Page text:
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The Limits of My Language are the Limits of My World (#4)

“The limits of my language mean the limits of my world.”– Ludwig Wittgenstein, Tractatus logigo-philosphicus, 1922

To understand this most profound of propositions, we must first transmogrify it into ‘The limits of my language mean the limits of my expression'. This is because Wittgenstein was, after all, a linguist and a man of subtlety as well as someone who was known to engage in polemic against the strict rationalists, at least early on in his life. The great philosopher and logician Bertrand Russel described him as “the most perfect example I have ever known of genius as traditionally conceived, passionate, profound, intense, and dominating.” As such, it would be an insult to attempt to decipher the proposition with its literal meaning. What this leaves us with then is a very subtle statement that has huge ramifications on aesthetics, linguistics, morality, psychology and epistemology (particularly the fact-value dichotomy) when combined with the notion that words serve a purpose as opposed to being strictly compliant with a definition. ‘Look at the grammar of ethical terms’, Wittgenstein said, ‘If you understand that, then you have understood all that there is to understand’. To put it simply, this notion identifies the role that each form of expression has to play; it defines the nature of the expressed by defining the essence of the unexpressed.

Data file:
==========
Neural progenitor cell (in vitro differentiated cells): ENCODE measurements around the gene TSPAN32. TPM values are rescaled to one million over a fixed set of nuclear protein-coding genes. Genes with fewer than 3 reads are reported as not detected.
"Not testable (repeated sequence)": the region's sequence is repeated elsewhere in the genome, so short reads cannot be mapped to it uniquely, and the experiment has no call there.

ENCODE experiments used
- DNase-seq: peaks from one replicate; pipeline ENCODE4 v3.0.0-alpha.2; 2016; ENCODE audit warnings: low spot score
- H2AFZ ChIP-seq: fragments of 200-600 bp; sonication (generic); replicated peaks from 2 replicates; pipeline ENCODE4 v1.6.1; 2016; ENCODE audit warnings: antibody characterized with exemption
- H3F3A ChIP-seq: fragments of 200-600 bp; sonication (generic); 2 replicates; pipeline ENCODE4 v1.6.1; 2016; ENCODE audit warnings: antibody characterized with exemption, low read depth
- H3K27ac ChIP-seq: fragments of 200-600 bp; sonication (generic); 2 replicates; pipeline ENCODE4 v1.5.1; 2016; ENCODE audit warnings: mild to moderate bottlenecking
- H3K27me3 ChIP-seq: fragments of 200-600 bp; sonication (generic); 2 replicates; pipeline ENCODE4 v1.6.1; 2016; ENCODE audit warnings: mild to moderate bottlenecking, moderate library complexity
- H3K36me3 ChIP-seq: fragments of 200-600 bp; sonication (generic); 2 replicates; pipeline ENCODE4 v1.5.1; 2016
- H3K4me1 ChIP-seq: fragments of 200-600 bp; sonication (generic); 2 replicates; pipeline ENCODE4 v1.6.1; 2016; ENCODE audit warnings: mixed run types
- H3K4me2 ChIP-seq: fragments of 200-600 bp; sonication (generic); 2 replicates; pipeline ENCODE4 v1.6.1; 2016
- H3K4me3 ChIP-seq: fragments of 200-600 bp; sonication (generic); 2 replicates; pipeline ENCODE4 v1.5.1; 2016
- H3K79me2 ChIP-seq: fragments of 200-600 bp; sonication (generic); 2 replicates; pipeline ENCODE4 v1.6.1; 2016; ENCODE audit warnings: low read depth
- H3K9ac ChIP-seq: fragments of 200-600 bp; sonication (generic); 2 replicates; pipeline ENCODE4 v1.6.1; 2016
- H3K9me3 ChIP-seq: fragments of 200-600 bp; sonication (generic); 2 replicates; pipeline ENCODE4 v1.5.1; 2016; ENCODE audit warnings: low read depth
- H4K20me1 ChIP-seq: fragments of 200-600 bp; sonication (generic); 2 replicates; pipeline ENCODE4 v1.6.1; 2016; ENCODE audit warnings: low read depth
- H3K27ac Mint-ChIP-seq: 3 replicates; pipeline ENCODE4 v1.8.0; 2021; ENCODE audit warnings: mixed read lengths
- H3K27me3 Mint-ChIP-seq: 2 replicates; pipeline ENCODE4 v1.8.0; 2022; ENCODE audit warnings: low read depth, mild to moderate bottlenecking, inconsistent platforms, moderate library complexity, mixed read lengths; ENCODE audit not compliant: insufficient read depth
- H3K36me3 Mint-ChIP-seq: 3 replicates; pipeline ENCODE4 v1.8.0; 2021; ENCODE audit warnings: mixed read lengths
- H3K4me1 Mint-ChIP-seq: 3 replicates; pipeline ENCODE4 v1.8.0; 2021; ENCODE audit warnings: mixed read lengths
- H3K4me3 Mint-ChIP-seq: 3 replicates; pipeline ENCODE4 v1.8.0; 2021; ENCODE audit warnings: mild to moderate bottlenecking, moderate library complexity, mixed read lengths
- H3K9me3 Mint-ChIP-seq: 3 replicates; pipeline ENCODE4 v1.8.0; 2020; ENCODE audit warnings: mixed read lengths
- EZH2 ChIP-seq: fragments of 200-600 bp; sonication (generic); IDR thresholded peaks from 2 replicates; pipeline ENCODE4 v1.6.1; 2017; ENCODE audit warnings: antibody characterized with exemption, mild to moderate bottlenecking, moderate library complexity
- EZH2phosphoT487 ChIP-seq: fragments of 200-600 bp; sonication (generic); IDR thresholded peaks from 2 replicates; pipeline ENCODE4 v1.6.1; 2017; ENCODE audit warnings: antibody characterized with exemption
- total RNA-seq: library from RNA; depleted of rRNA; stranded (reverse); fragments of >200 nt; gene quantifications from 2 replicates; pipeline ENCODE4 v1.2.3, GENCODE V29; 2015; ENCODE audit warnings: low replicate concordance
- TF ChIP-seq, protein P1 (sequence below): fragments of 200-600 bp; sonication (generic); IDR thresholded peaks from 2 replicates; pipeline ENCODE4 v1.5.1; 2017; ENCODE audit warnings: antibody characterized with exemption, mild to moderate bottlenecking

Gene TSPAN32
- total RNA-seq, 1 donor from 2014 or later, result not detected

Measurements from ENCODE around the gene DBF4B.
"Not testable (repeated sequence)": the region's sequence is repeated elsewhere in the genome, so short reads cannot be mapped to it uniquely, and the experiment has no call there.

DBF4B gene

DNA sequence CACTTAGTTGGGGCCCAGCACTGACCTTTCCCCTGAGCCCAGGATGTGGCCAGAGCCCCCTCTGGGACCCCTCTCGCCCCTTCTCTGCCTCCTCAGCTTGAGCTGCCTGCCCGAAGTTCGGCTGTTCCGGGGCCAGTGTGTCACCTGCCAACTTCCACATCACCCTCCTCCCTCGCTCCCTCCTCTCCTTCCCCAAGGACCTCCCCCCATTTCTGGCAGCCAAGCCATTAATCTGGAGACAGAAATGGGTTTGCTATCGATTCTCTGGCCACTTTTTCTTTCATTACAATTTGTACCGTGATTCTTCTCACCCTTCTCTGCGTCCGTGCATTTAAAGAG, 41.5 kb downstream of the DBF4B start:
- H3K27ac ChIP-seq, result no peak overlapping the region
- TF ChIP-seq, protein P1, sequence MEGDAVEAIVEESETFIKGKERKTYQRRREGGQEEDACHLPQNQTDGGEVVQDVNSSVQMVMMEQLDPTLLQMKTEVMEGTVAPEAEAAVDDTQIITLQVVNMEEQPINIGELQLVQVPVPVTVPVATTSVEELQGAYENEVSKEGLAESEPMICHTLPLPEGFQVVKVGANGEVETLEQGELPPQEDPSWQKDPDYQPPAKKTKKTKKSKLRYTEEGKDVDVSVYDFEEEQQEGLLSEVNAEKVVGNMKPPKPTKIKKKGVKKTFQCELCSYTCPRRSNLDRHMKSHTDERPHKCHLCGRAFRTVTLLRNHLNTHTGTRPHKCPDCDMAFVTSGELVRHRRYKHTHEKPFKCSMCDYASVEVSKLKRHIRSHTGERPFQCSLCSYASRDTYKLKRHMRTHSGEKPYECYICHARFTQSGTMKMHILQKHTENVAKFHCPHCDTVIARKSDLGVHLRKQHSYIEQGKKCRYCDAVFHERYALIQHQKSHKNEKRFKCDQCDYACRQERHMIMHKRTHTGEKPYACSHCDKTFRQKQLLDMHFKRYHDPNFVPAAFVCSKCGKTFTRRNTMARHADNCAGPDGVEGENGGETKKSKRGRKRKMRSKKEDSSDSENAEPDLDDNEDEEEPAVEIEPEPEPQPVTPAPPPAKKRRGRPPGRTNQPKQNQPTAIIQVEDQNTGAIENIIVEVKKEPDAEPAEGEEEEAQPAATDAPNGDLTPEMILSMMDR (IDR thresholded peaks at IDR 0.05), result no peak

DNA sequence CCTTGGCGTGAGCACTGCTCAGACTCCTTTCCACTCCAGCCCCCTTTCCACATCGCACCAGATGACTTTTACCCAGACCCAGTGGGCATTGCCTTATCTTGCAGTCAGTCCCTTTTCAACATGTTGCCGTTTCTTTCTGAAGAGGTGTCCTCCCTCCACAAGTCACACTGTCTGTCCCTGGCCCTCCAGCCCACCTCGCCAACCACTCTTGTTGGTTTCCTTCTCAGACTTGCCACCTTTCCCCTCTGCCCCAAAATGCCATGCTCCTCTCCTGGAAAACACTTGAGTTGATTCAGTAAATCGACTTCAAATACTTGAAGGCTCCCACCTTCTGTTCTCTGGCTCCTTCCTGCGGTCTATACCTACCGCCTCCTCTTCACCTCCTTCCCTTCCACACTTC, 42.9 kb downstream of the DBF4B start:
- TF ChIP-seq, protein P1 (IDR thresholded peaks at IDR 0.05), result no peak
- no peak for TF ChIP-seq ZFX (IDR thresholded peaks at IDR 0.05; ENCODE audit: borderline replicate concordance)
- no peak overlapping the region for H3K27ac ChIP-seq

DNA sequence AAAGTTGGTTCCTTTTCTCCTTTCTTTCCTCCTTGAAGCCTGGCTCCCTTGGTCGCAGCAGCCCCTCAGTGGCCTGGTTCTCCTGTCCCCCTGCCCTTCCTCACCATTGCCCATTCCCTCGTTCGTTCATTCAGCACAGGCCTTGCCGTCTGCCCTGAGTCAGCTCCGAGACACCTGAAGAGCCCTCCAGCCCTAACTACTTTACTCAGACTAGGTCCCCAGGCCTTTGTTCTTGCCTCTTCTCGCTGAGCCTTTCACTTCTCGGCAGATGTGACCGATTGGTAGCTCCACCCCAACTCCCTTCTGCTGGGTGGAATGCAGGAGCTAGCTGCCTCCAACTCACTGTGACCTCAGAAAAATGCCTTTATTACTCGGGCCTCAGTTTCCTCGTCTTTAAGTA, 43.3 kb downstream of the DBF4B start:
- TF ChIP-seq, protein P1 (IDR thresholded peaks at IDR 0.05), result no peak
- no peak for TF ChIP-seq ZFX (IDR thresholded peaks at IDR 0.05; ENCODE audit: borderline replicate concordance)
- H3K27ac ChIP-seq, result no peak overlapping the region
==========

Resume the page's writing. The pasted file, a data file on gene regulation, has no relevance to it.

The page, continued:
In other words, why or how it is perhaps isn't the best line of questioning, but that it is. Nothing needs to be resolved, it is already necessarily resolved by the mere fact of our existence. The point of philosophy isn't to push forth a certain point and to resolve highly complex and abstract issues, but to make us question whether it is so. This is why Wittgenstein proclaimed that “A serious and good philosophical work could be written consisting entirely of jokes." and that ‘Philosophy is a battle against the bewitchment of our intelligence by means of language.’ It is all about the emotion that language evokes in our unconscious, the purest form of knowledge.

To conclude, combine Plato's world of ideal (mathematical and moral) forms and his distinction of intuitive knowledge (Noesis) and Jung's model of the unconscious with Wittgenstein’s work from the Tractatus and you have a wonderfully simple, elegant and transcendental model of the world that simultaneously explains away all transcendence. There can be no more herculean a task complete.


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